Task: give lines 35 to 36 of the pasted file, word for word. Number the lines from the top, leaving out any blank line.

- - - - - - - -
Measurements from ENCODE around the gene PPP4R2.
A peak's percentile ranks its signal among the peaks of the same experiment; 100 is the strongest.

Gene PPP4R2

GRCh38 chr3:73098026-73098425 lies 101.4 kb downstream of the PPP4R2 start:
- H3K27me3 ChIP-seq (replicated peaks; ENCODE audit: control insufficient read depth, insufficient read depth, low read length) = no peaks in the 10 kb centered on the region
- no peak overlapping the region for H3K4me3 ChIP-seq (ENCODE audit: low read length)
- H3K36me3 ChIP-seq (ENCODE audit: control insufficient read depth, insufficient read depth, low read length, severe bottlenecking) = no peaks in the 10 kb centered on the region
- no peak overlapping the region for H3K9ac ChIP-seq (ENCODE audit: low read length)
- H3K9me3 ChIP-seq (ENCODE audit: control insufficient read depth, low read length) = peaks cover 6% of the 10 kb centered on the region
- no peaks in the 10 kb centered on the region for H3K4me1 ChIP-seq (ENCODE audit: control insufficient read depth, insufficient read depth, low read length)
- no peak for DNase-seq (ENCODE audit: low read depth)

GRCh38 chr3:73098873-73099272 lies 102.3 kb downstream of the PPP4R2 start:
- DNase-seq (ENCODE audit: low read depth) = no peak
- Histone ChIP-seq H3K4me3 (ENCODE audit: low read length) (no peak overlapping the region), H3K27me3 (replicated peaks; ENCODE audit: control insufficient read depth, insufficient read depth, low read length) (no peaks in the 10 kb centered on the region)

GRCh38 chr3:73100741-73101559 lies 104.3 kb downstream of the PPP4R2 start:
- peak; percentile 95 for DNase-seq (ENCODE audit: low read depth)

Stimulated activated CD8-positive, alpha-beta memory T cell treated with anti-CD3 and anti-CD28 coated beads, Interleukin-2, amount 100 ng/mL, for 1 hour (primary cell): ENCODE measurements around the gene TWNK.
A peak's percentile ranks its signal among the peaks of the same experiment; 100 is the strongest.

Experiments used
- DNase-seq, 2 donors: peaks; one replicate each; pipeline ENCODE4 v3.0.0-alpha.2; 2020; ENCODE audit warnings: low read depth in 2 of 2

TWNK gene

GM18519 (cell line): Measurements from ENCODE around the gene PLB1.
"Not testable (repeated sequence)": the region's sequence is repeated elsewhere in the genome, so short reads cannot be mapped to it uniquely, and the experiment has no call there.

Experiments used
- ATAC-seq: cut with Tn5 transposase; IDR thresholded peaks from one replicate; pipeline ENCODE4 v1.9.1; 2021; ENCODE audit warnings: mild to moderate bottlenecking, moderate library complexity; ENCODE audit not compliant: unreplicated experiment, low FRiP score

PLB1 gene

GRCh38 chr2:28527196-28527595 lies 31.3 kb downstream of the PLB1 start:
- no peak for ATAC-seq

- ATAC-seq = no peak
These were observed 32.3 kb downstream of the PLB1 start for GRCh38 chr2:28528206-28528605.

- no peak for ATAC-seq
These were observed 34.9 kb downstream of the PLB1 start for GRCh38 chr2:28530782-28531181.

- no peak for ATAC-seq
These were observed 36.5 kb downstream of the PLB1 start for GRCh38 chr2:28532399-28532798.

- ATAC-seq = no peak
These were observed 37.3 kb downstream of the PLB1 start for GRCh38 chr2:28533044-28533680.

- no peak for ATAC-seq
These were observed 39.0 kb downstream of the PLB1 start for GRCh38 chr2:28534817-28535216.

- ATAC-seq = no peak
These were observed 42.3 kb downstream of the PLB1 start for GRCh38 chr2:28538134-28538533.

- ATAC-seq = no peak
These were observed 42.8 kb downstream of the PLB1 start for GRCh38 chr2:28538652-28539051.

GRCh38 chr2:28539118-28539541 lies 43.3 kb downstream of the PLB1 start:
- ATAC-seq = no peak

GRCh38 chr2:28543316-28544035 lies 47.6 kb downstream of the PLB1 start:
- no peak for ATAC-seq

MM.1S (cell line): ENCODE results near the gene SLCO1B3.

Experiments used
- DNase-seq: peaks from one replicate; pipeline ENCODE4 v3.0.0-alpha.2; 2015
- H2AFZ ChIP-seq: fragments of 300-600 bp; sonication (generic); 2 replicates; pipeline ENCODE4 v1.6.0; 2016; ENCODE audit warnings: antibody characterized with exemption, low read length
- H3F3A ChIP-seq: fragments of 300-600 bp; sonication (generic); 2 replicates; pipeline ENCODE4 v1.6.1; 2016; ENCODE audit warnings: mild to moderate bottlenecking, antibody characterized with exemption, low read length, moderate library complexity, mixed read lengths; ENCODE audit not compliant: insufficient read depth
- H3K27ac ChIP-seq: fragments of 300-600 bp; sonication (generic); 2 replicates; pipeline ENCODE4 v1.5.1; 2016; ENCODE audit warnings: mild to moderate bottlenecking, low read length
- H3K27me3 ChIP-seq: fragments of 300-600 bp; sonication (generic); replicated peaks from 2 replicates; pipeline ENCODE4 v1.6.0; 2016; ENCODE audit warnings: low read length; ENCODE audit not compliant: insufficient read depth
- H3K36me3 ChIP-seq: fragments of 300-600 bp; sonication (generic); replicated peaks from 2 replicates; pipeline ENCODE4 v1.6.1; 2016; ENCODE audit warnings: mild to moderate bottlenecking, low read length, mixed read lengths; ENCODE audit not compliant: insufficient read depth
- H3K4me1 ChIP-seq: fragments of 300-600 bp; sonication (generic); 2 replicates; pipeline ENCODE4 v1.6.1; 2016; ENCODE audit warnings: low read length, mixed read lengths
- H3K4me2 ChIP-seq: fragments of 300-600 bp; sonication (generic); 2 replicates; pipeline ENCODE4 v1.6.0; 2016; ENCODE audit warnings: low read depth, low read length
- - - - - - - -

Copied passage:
- ATAC-seq = no peak
These were observed 37.3 kb downstream of the PLB1 start for GRCh38 chr2:28533044-28533680.